Baseline and 6-month plasma GDF-15 levels were within normal range for 39 of the 42 subjects (22, 33). Mean circulating GDF-15 levels increased by 158 (±270) pg/ml in the placebo group (P = 0.01) and by 33 (±397) pg/ml in the treatment group (P = 0.72) (Tables 1 and and22).
There was no change in prewalk or postwalk exhaled NO levels but plasma NOx levels increased significantly over the first 6 months in the simvastatin group (Figure 4). There were no significant differences in hepatic enzymes, bilirubin, or international normalized ratio between the two treatment groups. No significant differences in the circulating levels of 27 cytokines and chemokines were found between the two groups at baseline or 6 months (see Table E1 in the online supplement).
Baseline total cholesterol levels were 4.8 ± 1.1 mmol/L in the statin and 5.8 ± 1.8 mmol/L in the placebo-treated groups (P = 0.06). At 24 weeks these were 3.4 ± 0.8 and 5.7 ± 1.7 mmol/L (P < 0.0001), respectively, indicating good compliance with statin treatment. Total cholesterol levels remained reduced in the patients who continued simvastatin treatment to 12 months (3.6 ± 1.0 mmol/L) and decreased in the patients from the placebo group who switched to simvastatin treatment (4.0 ± 1.0 mmol/L; Figure 3C). Triglycerides at baseline were 1.45 ± 0.6 and 1.69 ± 0.78 mmol/L, respectively, and did not change significantly with treatment.
Nonsignificant reductions in the 25-point symptom score (where score is proportional to symptom burden) were observed (mean reduction 0.6 points in the placebo group, P = 0.47, and 1.9 points in the statin-treated group, P = 0.08) in the first 6 months. Mean activity and quality-of-life scores did not change.
There is considerable interest in the use of statins for the treatment of PAH, with some patients and their physicians already electing to add a statin to their treatment program. Evidence of potential therapeutic benefit from this drug class comes from a series of animal studies but there are no robust data from studies in patients (4–14). Because the response of the RV to the increased afterload in PAH is an important determinant of patient outcome (18–21), this study examined prospectively the effect of simvastatin on RV mass and function in patients with PAH. The addition of high-dose (80 mg daily) simvastatin to standard care with sildenafil and/or endothelin antagonist treatment was associated with a 5% reduction in RV mass and a 13% decrease in NT-proBNP levels at 6 months, but no improvement in cardiac output or exercise capacity. Moreover, the effects on RV mass and NT-proBNP were not sustained, as both returned to baseline values in patients who continued with the statin for 12 months. Plasma NOx increased in the statin group but there was no significant change in a range of cytokines, potential antiinflammatory markers.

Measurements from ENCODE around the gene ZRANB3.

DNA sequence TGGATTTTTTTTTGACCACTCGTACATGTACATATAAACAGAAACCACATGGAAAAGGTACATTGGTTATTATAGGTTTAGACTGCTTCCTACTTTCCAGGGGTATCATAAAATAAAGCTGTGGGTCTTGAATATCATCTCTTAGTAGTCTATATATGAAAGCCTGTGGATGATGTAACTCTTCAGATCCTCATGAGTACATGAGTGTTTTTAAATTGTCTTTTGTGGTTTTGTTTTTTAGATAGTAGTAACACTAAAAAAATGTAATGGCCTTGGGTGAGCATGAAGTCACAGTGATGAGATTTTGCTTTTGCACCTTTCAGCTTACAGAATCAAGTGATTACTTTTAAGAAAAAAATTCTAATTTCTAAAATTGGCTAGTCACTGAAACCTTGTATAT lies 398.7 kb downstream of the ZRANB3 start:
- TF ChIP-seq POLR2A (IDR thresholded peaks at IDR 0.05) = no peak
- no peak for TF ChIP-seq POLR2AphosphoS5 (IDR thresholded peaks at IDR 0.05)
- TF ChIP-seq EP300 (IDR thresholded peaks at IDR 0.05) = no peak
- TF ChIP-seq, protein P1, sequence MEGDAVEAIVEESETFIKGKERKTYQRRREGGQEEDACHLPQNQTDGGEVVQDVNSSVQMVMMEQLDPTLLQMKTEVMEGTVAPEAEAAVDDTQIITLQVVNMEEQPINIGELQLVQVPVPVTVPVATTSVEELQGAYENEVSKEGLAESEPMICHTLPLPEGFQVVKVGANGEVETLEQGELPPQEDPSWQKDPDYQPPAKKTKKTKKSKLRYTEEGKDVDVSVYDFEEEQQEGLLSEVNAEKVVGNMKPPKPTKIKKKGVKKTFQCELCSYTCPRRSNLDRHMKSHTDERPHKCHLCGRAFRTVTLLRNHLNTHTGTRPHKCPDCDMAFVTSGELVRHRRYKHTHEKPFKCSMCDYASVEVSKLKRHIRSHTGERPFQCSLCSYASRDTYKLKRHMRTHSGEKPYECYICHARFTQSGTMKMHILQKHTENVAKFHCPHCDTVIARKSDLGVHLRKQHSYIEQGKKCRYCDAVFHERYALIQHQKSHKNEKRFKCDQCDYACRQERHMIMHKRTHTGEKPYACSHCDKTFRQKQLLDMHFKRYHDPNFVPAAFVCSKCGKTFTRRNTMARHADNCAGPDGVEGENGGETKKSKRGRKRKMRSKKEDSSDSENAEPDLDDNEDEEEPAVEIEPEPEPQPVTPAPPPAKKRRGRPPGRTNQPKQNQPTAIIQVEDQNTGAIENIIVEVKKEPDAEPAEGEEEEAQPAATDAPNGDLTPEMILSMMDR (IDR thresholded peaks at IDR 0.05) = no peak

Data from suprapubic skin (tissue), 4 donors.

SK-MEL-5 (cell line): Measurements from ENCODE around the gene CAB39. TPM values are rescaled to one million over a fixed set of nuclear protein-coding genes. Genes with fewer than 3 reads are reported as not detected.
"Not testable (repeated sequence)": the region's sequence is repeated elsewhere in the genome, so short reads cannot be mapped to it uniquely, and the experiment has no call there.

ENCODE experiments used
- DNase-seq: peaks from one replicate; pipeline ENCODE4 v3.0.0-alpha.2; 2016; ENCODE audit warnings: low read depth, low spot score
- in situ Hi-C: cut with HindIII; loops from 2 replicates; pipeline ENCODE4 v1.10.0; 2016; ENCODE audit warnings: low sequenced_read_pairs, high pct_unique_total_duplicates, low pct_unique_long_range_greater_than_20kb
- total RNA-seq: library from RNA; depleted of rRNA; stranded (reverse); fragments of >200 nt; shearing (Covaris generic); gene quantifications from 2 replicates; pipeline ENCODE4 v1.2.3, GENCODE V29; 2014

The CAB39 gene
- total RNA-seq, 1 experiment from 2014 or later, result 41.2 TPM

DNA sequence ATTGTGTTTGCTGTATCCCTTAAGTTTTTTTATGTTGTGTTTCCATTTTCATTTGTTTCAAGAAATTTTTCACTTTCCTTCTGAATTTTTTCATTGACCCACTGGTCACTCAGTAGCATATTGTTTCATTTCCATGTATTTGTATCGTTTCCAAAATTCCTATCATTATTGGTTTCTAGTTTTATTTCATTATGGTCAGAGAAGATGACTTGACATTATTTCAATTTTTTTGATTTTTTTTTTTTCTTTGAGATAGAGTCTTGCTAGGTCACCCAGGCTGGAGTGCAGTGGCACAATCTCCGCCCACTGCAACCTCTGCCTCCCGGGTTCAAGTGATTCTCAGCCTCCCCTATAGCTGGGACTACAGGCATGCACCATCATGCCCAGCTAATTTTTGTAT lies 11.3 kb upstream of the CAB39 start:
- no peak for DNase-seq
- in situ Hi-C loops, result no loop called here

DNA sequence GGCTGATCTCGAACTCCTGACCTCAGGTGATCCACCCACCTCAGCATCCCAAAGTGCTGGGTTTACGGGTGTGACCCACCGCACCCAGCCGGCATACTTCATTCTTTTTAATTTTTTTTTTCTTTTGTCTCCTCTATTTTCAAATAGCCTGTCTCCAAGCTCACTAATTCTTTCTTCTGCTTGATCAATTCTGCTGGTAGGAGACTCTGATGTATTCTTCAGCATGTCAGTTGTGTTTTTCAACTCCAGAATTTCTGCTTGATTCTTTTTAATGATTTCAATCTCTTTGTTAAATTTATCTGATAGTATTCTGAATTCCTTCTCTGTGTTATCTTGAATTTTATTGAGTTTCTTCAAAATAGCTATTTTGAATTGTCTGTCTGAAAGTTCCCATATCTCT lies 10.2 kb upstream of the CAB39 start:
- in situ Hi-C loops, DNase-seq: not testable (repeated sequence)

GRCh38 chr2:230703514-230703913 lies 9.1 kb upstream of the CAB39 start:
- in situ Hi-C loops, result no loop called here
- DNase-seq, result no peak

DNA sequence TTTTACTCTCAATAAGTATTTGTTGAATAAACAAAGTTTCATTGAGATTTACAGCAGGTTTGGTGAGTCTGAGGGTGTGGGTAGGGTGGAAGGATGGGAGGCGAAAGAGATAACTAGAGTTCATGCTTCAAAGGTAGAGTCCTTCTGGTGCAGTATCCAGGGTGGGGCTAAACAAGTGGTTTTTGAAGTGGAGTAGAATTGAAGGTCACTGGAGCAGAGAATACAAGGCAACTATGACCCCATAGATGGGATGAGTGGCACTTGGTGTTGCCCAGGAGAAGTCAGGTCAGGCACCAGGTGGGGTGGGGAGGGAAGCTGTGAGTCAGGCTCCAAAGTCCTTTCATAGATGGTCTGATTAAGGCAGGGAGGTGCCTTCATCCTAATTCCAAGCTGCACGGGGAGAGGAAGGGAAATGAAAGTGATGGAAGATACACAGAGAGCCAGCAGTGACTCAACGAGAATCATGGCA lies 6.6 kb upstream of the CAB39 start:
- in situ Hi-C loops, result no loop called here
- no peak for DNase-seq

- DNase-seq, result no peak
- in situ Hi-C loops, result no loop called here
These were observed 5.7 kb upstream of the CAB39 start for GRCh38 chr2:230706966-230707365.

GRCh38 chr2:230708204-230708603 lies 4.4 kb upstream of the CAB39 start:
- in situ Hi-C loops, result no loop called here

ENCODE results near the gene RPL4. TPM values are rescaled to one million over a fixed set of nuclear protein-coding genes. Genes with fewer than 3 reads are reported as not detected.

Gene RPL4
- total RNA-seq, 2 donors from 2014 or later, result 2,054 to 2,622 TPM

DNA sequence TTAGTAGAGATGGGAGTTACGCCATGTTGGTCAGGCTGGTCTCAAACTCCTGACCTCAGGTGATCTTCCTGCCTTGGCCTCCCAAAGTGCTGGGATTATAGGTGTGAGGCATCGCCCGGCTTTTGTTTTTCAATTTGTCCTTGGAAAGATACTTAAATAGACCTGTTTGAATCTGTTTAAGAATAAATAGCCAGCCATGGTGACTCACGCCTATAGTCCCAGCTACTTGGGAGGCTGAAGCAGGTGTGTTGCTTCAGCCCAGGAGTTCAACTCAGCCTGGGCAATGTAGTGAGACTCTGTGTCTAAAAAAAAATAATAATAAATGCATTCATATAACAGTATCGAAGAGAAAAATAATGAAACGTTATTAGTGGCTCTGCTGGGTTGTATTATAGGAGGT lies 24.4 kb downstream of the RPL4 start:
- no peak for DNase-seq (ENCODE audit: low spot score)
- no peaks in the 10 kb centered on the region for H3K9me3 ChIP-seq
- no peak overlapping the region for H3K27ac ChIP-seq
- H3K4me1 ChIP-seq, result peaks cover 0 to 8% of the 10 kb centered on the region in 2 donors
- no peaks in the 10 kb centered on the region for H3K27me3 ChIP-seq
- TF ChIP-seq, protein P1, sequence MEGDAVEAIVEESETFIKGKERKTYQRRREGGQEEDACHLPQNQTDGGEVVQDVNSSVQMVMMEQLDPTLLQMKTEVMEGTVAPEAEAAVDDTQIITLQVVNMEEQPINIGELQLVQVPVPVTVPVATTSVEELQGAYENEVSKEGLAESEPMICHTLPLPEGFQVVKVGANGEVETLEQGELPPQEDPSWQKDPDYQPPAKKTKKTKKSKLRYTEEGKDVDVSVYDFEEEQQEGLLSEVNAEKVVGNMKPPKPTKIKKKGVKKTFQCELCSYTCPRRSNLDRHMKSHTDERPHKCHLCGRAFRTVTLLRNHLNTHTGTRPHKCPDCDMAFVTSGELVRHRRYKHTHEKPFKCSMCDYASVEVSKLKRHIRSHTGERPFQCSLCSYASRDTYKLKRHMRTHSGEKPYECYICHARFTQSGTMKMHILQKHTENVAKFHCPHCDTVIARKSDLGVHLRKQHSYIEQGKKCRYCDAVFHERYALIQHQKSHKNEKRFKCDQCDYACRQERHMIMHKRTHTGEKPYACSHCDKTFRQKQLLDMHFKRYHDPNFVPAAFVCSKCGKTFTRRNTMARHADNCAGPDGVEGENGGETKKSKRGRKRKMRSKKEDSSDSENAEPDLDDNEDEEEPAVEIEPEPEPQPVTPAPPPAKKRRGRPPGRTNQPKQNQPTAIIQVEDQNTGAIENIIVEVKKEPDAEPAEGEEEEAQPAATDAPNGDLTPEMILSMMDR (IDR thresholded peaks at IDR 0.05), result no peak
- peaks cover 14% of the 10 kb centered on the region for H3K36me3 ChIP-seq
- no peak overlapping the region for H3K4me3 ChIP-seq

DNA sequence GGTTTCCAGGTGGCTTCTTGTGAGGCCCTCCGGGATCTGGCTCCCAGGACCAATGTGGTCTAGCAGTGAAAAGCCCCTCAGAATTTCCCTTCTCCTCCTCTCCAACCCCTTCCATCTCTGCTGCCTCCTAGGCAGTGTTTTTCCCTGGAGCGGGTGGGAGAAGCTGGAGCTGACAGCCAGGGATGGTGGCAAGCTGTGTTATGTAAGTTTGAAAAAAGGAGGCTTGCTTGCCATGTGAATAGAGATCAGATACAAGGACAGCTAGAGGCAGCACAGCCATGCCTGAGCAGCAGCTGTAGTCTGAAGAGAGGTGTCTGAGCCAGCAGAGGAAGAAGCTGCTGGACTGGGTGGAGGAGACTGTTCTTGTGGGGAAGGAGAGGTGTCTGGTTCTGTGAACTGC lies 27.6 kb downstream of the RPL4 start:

A reduction in RV hypertrophy in the statin-treated group was predicted from animal experiments, although animal models do not faithfully reproduce the human pathology (4–14). The observation that simvastatin inhibited further progression of RV hypertrophy in placebo-treated patients who changed to the statin supports the view that the introduction of simvastatin treatment has an early effect on RV mass. A reduction in RV mass without an increase in cardiac output should be interpreted with caution (20). Hypertrophy is the response of the RV to increased pulmonary vascular resistance. A reduction in RV mass when accompanied by a reduction in NT-proBNP levels may be a useful surrogate for a reduction in pressure load on the RV, although there was no measurable reduction in RV systolic pressure. On the other hand, statins have been shown to have a direct effect on cardiac myocytes and may reduce cardiac hypertrophy via a number of mechanisms (3, 34–36). A reduction in RV mass disproportionate to any reduction in pulmonary vascular remodeling may impair the capacity of the ventricle to meet demand. There was no evidence of impaired cardiac output or exercise capacity in this study but a disproportionate effect on the RV may be one explanation for the transient effect of the statin on RV mass; if the statin has little effect on pulmonary vascular remodeling, the disease will progress, increasing further the pressure-load on the RV, and this will eventually override any effect of the drug on the heart, resulting in progressive RV hypertrophy.
A larger long-term outcome study with this drug is required before judging whether simvastatin is useful as a specific treatment for PAH. It should be noted, however, that the treatment effect on 6-minute walk distance, an outcome measure accepted by regulatory authorities, at 6 months was small (+2 m) and a large number of patients would be required to show statistical significance. The study would have to be at least 12 months' duration to be sure of a sustained effect. The results reinforce the need to conduct studies of PAH treatments over an adequate duration of time to assess the medium term effects of therapy, as recently proposed (37).
Statins vary in their physicochemical properties, which influence their ability to exert pleiotropic effects in non-hepatic cells. Comparing the inhibitory effect of statins on vascular smooth muscle cell growth in culture suggests that lipophilic statins are more potent than hydrophilic agents in this class (O. Ali and J. Wharton, personal observations). Simvastatin daily was chosen for this study as it is the statin examined most commonly in animal models and has been most consistent in demonstrating beneficial effects. Simvastatin 80 mg is the maximum licensed dose for hypercholesterolemia; above this the risk of rhabdomyolysis becomes unacceptable (38). It is possible that a different lipophilic statin might have produced a different result.